Head of Visuals, NZZ

Content that I pay for

May 4, 2019

Recently, someone asked me how much I’m paying for content. I had to admit that I don’t really know. So I compiled this list – turns out it’s between $1300 and $1600.


  • The New York Times – $160. I pay for it a) because I get their journalism is valuable, not just to me, but to b) because they produce so much outstanding visual journalism that I’d keep hitting their paywall.
  • Washington Post – $19. I have actually no idea how I ended up with such a cheap subscription. The reasons for subscribing are pretty much the same as for the NYT, but if it were a lot more expensive, this is probably the one of those two I’d cancel.
  • Neue Zürcher Zeitung – $0. I pay for it by working for them :-)
  • The Correspondent – $50. I always liked their approach to journalism, but since I don’t understand any Dutch, I could only read the very few pieces that they translated to English. Now that’s they are launching an international edition in English, I’m all in.
  • Dummy – $32. A German magazine, six monothematic issues per year, usually great at finding unconventional approaches to well-worn topics.
  • Zwölf – $52. A Swiss football magazine that is just very good and which I happily support even though I rarely find enough time to read it.
  • Bergwelten – $72. Another print magazine, serves as inspiration for new hiking adventures.
  • Netflix – $192. Well…
  • Spotify – $156. Probably the subscription I value the most. Because I need music everywhere, it lets me listen to more or less anything I want, whenever I want. And it has very smart recommendation algorithms that help me discover new music and that allow me to just hit play without thinking about what exactly I’d like to listen to.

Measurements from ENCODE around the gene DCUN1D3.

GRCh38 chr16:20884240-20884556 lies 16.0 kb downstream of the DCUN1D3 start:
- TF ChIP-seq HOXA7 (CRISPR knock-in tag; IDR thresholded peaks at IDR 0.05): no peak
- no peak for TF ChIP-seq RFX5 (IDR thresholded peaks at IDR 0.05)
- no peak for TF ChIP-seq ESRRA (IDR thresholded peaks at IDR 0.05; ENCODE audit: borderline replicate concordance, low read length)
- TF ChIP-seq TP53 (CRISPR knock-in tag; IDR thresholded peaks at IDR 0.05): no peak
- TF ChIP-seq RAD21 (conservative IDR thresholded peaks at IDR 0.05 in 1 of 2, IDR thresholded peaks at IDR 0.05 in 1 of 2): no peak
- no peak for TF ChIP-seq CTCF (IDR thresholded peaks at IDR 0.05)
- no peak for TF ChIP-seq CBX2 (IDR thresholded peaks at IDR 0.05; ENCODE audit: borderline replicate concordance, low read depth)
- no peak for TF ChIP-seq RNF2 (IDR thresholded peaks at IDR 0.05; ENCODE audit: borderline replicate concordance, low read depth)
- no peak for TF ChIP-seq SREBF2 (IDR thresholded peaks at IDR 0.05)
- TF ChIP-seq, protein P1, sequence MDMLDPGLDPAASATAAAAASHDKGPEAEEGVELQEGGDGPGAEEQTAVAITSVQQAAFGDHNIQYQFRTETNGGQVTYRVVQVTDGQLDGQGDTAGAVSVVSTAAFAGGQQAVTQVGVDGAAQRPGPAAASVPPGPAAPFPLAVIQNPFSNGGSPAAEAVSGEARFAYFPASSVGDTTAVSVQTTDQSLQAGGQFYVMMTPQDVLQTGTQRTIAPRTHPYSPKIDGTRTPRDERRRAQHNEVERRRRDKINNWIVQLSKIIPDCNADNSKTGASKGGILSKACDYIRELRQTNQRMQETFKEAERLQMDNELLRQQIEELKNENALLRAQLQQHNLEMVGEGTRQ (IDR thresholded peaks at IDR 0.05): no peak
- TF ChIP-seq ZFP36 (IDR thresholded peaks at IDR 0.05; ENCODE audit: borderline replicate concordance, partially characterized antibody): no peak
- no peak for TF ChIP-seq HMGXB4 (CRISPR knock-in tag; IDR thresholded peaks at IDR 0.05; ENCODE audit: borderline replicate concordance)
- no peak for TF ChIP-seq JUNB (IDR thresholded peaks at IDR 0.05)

• Audible – $132. I’ve never been into audiobooks. Since becoming a dad, though, I find myself in a lot of situations where reading is not an option, but listening is.


  • Wikipedia – $200-$500. For about ten years, I’ve donated to Wikipedia, amounts varying depending on how much spare money I have at the end of the year. I do so because it’s still by far the best entry point to knowledge of any sort and I want to support that – both for myself, but mainly for anyone else who might depend on a free source of information more than I do.
  • Open Street Map – $100. Similar reasons as with Wikipedia. Because we need excellent maps that are not optimised for commerce.
  • Craig Mod – $100. I’ve been a fan of Craig’s work ever since I met him in Tokyo in 2009. Glad to pay a bit so he can do even more of it.
  • Kottke.org – $30. Jason Kottke has always been an inspiration and always helps me discover interesting things on the web, so it seems more than fair to support him with a modest amount.

Plus: Books, tons of books. I’m keeping track of them over here.

These are great times for journalism. This is how I work:


I grew up as a journalist of words. It remains one of my favourite means to tell stories. Chosen wisely, put in the correct order and structured well, words are as powerful as ever.


When we build applications, when we report and present stories in novel ways, code is what drives them. Speak the language of computers, make them work for you.

How I Learnt to Code


Call it data journalism, if you will. Numbers and data in general are a wonderful raw material to work with. I dig for stories and tell them in visually compelling ways.


My work has appeared in Neue Zürcher Zeitung, The Guardian, Quartz, Spiegel Online, Das Magazin, Tages-Anzeiger, SonntagsZeitung, TagesWoche, among others.

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